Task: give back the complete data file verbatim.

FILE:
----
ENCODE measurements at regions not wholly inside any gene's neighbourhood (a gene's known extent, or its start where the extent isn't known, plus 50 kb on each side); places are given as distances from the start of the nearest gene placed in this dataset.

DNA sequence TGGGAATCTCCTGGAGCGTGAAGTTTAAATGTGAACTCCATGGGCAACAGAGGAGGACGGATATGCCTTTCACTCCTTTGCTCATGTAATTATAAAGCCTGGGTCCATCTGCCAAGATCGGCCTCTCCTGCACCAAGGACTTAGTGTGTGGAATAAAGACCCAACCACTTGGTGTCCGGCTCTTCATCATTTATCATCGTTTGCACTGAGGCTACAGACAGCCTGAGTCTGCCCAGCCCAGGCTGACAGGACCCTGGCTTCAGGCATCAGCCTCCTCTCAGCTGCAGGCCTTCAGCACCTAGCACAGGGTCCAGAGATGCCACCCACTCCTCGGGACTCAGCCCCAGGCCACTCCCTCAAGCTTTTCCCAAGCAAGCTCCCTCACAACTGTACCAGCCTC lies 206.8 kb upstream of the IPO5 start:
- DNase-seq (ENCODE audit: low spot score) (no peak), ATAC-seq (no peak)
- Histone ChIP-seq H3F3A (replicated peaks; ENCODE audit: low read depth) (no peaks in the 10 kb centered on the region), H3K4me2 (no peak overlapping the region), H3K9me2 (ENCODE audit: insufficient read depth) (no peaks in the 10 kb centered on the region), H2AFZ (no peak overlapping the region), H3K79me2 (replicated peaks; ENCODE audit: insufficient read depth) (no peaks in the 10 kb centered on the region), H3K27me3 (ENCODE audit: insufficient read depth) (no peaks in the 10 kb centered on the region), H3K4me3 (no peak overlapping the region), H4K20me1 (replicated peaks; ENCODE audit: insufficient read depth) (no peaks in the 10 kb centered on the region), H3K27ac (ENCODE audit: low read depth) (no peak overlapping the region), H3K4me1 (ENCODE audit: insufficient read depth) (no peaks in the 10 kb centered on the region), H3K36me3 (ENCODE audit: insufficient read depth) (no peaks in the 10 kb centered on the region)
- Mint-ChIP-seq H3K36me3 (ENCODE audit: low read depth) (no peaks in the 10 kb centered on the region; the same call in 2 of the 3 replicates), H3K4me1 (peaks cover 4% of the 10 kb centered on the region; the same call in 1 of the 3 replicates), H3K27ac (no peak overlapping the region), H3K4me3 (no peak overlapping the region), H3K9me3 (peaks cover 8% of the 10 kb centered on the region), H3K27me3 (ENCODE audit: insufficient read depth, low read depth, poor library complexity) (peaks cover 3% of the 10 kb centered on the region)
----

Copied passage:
ENCODE measurements at regions not wholly inside any gene's neighbourhood (a gene's known extent, or its start where the extent isn't known, plus 50 kb on each side); places are given as distances from the start of the nearest gene placed in this dataset.

DNA sequence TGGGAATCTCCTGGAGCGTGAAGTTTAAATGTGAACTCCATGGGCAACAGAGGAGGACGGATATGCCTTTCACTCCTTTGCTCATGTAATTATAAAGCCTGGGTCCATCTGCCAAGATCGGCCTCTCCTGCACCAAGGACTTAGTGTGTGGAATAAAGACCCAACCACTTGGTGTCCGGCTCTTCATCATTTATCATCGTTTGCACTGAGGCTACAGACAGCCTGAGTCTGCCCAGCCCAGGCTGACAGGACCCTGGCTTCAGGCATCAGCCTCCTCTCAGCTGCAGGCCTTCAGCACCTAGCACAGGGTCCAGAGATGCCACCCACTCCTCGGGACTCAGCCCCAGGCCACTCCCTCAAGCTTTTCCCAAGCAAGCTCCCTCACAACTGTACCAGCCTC lies 206.8 kb upstream of the IPO5 start:
- DNase-seq (ENCODE audit: low spot score) (no peak), ATAC-seq (no peak)
- Histone ChIP-seq H3F3A (replicated peaks; ENCODE audit: low read depth) (no peaks in the 10 kb centered on the region), H3K4me2 (no peak overlapping the region), H3K9me2 (ENCODE audit: insufficient read depth) (no peaks in the 10 kb centered on the region), H2AFZ (no peak overlapping the region), H3K79me2 (replicated peaks; ENCODE audit: insufficient read depth) (no peaks in the 10 kb centered on the region), H3K27me3 (ENCODE audit: insufficient read depth) (no peaks in the 10 kb centered on the region), H3K4me3 (no peak overlapping the region), H4K20me1 (replicated peaks; ENCODE audit: insufficient read depth) (no peaks in the 10 kb centered on the region), H3K27ac (ENCODE audit: low read depth) (no peak overlapping the region), H3K4me1 (ENCODE audit: insufficient read depth) (no peaks in the 10 kb centered on the region), H3K36me3 (ENCODE audit: insufficient read depth) (no peaks in the 10 kb centered on the region)
- Mint-ChIP-seq H3K36me3 (ENCODE audit: low read depth) (no peaks in the 10 kb centered on the region; the same call in 2 of the 3 replicates), H3K4me1 (peaks cover 4% of the 10 kb centered on the region; the same call in 1 of the 3 replicates), H3K27ac (no peak overlapping the region), H3K4me3 (no peak overlapping the region), H3K9me3 (peaks cover 8% of the 10 kb centered on the region), H3K27me3 (ENCODE audit: insufficient read depth, low read depth, poor library complexity) (peaks cover 3% of the 10 kb centered on the region)